1. Another amazing episode full of great information for vocalists! Justin's exploration of various singing techniques and concepts through example songs is priceless. Him doing 'The House of the Rising Sun' as an example song on some previous episode motivated me to finally pick up this gem by The Animals and start experimenting more with the blues vocal styles and techniques. When I started working on that song, I realized that it fits me like a glove and that my voice also fits the blues style – and this blew me away. Thank you so SO much, Justin. xx 🙂

  2. I just wonder what leo di Caprio is doing teaching Singing Lessons?
    Anyway, Your are the best I could found on the internet, keep going Sir Love your content

  3. I love using all the vocal techniques you tought me Justin! Look forward to training with you again in the near future.

  4. That "do it wrong > back up > do it right" bit is really excellent.

    Single best free online vocal guidance & teaching I've ever heard, by a long shot.

  5. I love this teacher and the channel. Smart, straight to the point, clear explanation and solution. Greatjob, thank you for all these precious infomation and teaching!

  6. OMG !!!I love your work and VIDs SOSOSOSOSO much!!!!I want and will learn from you guys!!!! Everything in here is so sweet cause we know we love to SING !!Love from China Beijing

  7. an Open troath, isnt like a Operatic Singin, or Adjustment Of Wide Mouth to Med High Max, A vowel of Ahh Ouhh ,Woohhahh, its Very Triky that Other Singers Are Gifted to their Wide High Range Voice , and some Flexible to Mouth Troath Amplification , What Abouth singin on Mozart Music Magic Flute a Troath Sound, and Cladsical Sound

  8. hi I have a song on youtube  call I am tired of the same thing I wont to know if I am singing from my diaphragm and is my breathing ok

  9. Can you give a voice technique singing the song Loving You sung by Minnie Riperton singing the part that goes really high?

  10. I'm a big fan and have lost your email! Lol! But I want to know a good way to lower pitch or transition to lower notes without losing the note!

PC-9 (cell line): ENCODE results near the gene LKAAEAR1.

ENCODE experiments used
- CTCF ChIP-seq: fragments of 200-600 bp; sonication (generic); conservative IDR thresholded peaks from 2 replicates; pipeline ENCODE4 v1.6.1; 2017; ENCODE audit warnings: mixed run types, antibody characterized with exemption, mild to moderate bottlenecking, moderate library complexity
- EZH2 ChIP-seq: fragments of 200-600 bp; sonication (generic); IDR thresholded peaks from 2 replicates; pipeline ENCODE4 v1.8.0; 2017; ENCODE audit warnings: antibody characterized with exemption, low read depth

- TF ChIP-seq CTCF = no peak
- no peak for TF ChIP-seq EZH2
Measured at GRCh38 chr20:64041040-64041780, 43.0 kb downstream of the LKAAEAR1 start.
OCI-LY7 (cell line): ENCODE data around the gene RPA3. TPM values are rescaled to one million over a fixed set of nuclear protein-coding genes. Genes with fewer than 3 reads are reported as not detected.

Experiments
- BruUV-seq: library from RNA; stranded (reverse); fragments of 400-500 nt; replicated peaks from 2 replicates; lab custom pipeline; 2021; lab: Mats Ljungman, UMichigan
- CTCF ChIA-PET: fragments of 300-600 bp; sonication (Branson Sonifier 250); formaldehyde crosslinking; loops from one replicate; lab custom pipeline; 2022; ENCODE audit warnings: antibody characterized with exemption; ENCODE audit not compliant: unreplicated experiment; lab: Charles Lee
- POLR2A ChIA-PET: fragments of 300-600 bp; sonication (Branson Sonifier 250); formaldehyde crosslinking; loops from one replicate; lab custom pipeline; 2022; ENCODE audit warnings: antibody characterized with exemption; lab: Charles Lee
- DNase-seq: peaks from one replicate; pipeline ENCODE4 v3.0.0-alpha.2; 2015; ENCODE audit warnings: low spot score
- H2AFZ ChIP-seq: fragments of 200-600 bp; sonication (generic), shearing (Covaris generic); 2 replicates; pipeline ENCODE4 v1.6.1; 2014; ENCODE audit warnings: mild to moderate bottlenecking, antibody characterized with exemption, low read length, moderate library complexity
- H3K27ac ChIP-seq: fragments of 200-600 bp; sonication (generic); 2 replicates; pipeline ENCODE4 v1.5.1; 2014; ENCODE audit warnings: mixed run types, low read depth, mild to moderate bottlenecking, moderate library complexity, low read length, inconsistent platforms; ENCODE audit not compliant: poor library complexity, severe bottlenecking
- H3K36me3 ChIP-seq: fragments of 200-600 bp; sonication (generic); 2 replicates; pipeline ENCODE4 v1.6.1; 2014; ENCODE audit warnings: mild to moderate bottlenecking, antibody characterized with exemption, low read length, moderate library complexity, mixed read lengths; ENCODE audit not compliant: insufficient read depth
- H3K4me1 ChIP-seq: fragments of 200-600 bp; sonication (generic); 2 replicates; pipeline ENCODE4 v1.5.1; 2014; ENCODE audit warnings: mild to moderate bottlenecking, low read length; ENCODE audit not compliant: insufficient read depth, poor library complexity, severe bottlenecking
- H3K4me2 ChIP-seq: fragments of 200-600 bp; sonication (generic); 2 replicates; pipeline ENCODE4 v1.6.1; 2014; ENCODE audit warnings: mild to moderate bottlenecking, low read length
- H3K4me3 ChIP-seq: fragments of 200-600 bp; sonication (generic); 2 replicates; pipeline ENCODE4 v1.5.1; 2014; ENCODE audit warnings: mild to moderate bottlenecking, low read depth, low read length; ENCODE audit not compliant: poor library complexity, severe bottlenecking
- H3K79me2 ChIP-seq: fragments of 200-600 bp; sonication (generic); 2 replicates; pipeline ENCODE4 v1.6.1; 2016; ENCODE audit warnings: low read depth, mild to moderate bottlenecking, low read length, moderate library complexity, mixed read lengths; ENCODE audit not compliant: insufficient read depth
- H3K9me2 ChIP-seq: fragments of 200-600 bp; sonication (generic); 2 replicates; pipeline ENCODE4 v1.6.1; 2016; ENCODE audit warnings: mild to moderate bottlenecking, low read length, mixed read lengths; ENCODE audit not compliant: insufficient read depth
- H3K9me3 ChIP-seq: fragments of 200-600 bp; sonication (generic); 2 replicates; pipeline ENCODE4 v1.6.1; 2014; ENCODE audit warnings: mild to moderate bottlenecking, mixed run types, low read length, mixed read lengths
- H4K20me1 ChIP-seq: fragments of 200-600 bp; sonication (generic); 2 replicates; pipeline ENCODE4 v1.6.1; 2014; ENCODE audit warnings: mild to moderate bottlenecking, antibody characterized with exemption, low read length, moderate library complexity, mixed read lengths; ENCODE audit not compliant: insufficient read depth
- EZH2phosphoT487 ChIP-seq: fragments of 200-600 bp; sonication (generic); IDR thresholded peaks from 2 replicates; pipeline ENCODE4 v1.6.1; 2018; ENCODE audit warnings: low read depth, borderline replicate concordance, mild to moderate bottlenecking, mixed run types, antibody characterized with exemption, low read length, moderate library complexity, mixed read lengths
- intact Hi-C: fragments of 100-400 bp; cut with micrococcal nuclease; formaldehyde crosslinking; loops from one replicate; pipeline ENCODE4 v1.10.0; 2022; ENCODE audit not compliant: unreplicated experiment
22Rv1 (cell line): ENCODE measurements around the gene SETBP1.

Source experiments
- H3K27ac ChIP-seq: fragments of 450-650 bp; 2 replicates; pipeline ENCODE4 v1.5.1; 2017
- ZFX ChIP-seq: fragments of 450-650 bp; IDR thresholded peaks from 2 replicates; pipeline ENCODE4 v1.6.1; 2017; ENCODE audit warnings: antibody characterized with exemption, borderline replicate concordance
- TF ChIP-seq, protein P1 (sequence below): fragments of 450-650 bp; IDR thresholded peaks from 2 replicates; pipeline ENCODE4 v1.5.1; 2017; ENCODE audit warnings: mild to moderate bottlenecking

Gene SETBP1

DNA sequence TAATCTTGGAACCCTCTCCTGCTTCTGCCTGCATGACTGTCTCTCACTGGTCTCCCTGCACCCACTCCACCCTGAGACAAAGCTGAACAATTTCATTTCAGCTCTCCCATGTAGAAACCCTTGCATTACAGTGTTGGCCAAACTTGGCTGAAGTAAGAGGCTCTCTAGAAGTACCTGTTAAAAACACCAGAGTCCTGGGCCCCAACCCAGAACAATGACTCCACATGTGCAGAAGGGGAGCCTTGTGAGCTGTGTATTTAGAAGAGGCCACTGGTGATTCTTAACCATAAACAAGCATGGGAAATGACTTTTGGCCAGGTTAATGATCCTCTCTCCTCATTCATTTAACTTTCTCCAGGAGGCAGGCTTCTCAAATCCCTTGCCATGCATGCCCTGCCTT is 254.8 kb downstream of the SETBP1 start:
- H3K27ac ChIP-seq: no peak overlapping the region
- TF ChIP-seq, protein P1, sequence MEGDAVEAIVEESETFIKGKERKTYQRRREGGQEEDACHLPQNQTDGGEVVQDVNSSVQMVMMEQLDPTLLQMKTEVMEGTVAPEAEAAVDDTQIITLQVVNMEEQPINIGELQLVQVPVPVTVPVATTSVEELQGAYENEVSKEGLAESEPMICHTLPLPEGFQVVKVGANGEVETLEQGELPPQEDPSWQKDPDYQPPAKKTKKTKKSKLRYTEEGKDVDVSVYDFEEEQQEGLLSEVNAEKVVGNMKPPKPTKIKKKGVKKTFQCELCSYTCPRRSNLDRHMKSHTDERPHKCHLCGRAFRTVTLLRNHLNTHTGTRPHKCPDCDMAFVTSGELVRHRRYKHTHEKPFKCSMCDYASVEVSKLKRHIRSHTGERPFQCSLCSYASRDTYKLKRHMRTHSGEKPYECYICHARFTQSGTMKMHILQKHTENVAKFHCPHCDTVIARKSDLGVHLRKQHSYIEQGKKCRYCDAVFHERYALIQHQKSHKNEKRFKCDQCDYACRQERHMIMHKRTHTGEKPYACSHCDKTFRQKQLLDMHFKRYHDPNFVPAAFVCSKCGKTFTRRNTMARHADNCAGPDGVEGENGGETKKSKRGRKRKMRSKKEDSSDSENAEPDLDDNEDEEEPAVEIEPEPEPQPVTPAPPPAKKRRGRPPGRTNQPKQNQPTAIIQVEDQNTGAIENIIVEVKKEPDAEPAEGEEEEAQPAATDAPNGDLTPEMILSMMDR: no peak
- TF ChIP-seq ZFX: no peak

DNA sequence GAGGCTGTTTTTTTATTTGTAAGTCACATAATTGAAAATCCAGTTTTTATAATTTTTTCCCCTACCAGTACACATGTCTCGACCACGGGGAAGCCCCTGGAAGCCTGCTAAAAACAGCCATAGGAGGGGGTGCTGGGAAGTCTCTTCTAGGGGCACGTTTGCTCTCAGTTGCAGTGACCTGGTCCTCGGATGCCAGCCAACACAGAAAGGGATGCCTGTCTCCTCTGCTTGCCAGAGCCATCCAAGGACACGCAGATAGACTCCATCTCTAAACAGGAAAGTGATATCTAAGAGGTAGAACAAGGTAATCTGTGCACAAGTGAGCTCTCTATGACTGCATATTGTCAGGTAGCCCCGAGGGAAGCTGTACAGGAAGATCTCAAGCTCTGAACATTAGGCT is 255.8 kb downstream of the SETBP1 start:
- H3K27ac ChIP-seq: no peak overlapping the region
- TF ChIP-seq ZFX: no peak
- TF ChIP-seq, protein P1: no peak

11. Please don't give up making like this videos you really helped us
    You're more than vocal coach
    You're psy doctor, because you make me stick and believe i can really sing and I don't lost my chance to be a great singer in the future.
    Thanks Justin for encouraging us ♥️
    "If you Belivet you can do it "

  12. man I love this channel so much! this is my most helpful and fun-to-watch channel… Keep on your great job guys! (sorry if my English is Bad) :))

  13. in another videos you said to compress the vocal folds to doing mix voice, does it mean the throat not on fully open or ? in my alternative conclusion maybe you were talking about to balancing vocal compression. not loose and not tight.

    Please correct me Justin. Thanks

  14. I sing with my head voice because I feel it is the closest to my speaking tone and I feel more comfortable and flexible, is there anything wrong with that or I should rather use my deeper(throat/body) tone more?

  15. quite a good and funny explanation of it ! Could you perhaps give more details about "keep your vocal folds free and breezy " ?

  16. What you are doing is super helpful and very kind of you! We can't thank you enough for these videos and your effort to make them.


  18. I'm deeply grateful for your message, for your energy, for your face, passion and knowledge. I'm singing just as great and free as Prince 😀 Thanks a lot. God bless you ! <3

  19. This is very helpful. I have a question (not related to your video though): would you classify yourself as a lyric tenor? Light lyric or full lyric?

  20. Great advice again . Teaching based on knowledge. I don’t know where Justin gets this knowledge at such a young age .

  21. Honestly, just from singing correctly for around 7 or 8 months, I've learned I can sing with an open throat naturally with all the other ins and outs of the different aspects you talked about. I don't know what it is, but after singing for a short time I realized these things you demonstrated you could mess up on I would have to mess up with on purpose.

  22. Another thing: what voice type am I? I have to range of an A2-Ab4 at guarantee through the whole day, Ab/G2 obtainable only in the morning, a comfort range of C3-Eb4, and a timbre that sounds either lyric or tenor-like.

  23. I have a medical condition where my larynx is naturally much lower then what the normal is

    My dad is like that too

Related Post